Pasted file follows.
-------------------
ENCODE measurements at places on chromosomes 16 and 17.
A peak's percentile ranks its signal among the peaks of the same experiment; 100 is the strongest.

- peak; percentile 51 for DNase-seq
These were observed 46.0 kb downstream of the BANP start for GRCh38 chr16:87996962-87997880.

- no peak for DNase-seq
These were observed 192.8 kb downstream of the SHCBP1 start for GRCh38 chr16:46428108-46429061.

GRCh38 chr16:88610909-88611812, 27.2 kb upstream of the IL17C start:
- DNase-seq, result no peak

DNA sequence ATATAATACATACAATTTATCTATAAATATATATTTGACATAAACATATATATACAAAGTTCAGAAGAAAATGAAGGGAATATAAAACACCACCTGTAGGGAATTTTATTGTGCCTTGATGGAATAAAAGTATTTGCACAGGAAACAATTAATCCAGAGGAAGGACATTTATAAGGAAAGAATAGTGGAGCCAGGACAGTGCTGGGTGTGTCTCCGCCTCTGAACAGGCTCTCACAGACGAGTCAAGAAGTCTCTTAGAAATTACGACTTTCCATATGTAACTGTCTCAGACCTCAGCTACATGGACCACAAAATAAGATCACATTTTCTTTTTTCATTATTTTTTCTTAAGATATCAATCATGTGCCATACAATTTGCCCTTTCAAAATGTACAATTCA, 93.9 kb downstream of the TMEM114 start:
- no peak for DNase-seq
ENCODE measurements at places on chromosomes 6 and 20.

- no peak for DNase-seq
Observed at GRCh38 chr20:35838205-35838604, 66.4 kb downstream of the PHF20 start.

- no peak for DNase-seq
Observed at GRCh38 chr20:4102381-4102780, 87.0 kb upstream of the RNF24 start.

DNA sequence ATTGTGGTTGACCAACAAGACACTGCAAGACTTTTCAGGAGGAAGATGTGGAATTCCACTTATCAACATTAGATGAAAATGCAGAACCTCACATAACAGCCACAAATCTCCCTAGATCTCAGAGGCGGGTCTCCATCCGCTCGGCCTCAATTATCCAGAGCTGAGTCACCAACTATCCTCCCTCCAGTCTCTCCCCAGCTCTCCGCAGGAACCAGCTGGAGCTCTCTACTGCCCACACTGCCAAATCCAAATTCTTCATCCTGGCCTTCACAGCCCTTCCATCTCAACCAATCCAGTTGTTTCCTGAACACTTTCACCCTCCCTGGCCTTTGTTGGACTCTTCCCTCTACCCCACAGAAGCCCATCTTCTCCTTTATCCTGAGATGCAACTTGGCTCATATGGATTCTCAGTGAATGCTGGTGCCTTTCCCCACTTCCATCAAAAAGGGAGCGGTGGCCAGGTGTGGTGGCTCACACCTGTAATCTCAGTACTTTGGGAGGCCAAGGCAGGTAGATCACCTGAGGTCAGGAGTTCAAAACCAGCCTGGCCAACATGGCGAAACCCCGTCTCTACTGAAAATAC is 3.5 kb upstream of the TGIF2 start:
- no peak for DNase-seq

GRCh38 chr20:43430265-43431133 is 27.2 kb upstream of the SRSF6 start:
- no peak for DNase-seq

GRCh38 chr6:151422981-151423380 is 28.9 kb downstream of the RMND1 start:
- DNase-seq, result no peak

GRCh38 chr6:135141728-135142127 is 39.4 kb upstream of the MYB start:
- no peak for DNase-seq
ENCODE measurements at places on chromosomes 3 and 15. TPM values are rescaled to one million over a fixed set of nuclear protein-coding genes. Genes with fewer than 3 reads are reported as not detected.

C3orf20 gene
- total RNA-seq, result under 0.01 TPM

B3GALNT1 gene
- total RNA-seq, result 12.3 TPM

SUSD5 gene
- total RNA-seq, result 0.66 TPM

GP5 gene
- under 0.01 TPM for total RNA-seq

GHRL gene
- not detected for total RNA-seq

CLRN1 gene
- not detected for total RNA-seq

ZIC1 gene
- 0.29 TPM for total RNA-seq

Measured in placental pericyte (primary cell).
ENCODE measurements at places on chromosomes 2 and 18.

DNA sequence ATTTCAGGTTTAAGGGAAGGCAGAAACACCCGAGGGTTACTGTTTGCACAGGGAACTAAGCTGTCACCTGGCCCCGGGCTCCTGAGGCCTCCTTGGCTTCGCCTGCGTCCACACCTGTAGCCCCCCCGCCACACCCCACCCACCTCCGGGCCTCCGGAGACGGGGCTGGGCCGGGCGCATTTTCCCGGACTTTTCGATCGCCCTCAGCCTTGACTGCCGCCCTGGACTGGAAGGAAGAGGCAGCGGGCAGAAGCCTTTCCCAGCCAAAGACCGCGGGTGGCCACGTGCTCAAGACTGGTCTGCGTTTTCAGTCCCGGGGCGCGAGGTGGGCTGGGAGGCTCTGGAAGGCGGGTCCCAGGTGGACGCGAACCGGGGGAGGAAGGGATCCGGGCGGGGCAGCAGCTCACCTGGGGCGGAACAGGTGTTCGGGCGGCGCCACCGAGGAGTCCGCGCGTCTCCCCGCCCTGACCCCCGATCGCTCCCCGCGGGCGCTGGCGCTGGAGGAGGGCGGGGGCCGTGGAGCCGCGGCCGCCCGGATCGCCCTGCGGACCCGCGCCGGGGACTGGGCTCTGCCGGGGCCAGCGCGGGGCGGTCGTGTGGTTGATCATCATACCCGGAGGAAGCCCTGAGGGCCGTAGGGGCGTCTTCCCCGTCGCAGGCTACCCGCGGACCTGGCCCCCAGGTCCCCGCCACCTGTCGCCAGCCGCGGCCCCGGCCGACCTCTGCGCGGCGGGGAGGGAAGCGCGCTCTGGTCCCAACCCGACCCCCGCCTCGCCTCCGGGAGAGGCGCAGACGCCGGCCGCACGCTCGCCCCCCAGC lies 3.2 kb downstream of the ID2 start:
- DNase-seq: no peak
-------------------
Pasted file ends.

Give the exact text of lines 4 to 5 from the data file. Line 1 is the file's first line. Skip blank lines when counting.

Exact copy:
These were observed 46.0 kb downstream of the BANP start for GRCh38 chr16:87996962-87997880.

- no peak for DNase-seq